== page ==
Steady trading in FX and bond markets

The euro is not much changed versus the dollar over the past 24 hours, up very slightly to $1.070 from $1.068, still in the fairly tight range it has traded in for a couple of weeks. The first US presidential debate between President Biden and former President Tump was held overnight, but didn’t produce anything market moving (perhaps unlikely at this stage). The same is true of the Euro versus Sterling cross. It is trading at 84.6p this morning, broadly unchanged versus this time yesterday. Sterling is also broadly flat versus the dollar, holding at the $1.264 level. The dollar continued to move higher against the Yen overnight, albeit marginally, and is now approaching the Y161 level, breaching the high reached earlier in the week (it was up to Y161.2 overnight, but has pulled back a bit). Thus far, despite speculation that Japanese authorities may intervene to try and prop up the currency (which is under pressure due the large interest differential versus other major economies) there have been no developments on this front. Data from Japan overnight was solid, with Tokyo inflation rising to 2.3% in June from 2.2% in May, and industrial production rebounding in May after weakness in April.

Bond yields in the US were down slightly in yesterday’s trading session. US yields fell a bit on foot of data which pointed towards a cooling of growth – the 10-year is trading at 4.30%, down about 3bp on the day, with the 2-year at 4.73%, also down about 3bp. In the Euro Area attention continues to focus on upcoming elections in France, where the polls point to losses for Macron’s party, and are causing some nervousness in markets – however both French and German long term yields were not much changed, though French yields are a few basis points higher this morning. The UK 10-year Gilt yield was down a couple of basis points and now stands at 4.13%.

US GDP growth was confirmed at 1.4% annualised for Q1 (about 0.4% quarter-on-quarter), with consumer spending coming in at 1.5% – this is a deceleration on the annualised 3.5% increase in GDP and 3.3% gain for consumer spending in Q4 last year and indicates that the US economy has lost some momentum. Durable goods orders and pending home sales (both for May) also played to this theme to a degree – although headline durable goods orders rose 0.1% measures of core orders (ex-transport, ex-defence) fell slightly on the month, while pending homes sales fell 2.1% month-on-month following a fall of nearly 8% in April, taking the series to a record low as high mortgage rates and high house prices seemed to put buyers off. Furthermore, Federal Reserve Bank of Atlanta President Bostic said he continues to expect one rate cut this year (in Q4) amid signs inflation is easing and the risks becoming more balanced.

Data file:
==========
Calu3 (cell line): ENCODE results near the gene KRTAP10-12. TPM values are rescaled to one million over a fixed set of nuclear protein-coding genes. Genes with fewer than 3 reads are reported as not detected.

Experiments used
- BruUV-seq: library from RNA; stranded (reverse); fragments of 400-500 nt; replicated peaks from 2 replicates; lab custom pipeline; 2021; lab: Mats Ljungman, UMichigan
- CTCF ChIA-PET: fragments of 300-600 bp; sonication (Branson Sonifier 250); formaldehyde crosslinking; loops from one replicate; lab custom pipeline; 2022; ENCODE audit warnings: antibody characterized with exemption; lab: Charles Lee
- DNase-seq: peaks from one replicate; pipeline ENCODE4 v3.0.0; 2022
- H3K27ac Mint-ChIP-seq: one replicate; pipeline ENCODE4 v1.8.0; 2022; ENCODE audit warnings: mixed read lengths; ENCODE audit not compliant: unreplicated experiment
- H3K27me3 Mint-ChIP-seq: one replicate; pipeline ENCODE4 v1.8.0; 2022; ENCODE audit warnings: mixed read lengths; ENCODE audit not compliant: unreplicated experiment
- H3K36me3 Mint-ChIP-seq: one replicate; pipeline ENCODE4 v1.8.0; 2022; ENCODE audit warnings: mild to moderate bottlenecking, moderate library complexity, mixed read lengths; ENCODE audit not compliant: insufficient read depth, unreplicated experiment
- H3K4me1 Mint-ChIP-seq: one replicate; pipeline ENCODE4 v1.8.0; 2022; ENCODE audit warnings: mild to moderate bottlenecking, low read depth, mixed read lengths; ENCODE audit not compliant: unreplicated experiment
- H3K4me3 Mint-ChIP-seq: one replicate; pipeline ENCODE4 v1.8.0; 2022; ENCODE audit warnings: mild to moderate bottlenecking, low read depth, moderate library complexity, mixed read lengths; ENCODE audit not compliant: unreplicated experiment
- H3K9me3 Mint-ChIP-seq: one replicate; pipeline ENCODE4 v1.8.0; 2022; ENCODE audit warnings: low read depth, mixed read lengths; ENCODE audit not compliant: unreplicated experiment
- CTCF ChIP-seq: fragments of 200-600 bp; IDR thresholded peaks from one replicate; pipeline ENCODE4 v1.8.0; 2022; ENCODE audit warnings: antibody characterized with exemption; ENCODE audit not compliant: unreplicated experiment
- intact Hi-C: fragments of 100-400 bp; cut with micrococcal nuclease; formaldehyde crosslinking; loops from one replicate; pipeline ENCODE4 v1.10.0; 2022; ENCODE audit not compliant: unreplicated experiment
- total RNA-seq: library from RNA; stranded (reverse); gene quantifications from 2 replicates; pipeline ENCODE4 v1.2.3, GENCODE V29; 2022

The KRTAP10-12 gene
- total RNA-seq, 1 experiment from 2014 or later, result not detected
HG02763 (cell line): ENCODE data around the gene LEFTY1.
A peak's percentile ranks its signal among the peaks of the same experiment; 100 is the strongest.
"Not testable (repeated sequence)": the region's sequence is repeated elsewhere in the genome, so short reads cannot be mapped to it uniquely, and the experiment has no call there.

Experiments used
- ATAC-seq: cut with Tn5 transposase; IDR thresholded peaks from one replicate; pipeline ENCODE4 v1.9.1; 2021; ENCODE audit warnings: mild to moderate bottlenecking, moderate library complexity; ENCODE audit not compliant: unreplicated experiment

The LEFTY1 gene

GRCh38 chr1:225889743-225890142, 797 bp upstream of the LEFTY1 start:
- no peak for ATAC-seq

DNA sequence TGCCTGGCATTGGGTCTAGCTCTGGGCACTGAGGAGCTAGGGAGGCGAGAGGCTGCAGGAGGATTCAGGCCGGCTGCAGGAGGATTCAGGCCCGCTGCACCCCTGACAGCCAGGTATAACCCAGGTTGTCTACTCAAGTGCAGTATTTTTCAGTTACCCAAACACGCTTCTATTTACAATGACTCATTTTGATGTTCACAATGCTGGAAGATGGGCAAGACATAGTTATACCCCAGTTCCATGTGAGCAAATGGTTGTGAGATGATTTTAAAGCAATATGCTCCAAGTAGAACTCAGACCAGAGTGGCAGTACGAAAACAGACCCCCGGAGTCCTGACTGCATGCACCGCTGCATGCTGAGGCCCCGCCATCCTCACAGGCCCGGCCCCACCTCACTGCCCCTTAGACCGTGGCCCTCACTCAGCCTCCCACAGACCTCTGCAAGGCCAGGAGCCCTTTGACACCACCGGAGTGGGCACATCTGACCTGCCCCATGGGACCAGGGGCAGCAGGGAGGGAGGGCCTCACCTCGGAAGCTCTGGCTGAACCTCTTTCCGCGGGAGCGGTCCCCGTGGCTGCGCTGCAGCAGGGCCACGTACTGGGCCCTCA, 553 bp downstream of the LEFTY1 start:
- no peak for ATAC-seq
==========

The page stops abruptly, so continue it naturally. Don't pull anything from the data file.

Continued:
The Economic Sentiment Index for the Euro Area was broadly unchanged in June, coming in at 95.9 compared to 96.1 last month, a touch below consensus expectations. Industrial sector sentiment came in at -10.1 versus -9.9 prior, while services sentiment dipped to 6.5 from 6.8 in May. The employment expectations indicator declined for the third consecutive month and is now a bit below its long run average. Overall this data broadly tallies with the recent PMI readings for the Euro Area, suggesting a slight loss of growth momentum over recent months. The ECB’s Kazaks, head of the Latvian central bank, indicated that market expectations for two further cuts this year seems reasonable and noted that strong wage growth is holding the ECB back from cutting more rapidly.

UK Q1 GDP growth was revised up slightly, to 0.7% quarter-on-quarter from the preliminary estimate of 0.6%, indicating the rebound in the British economy early this year after a weak performance in H2 2023 was a bit more robust than previously thought – though business investment was revised down a bit (to +0.5% q-on-q from +1.4%).

Economic data due today includes personal income and spending in the US, along with PCE inflation for June (the Fed’s preferred inflation guage) and the University of Michigan Consumer Sentiment Index. German labour market data is also due for release.

Written by: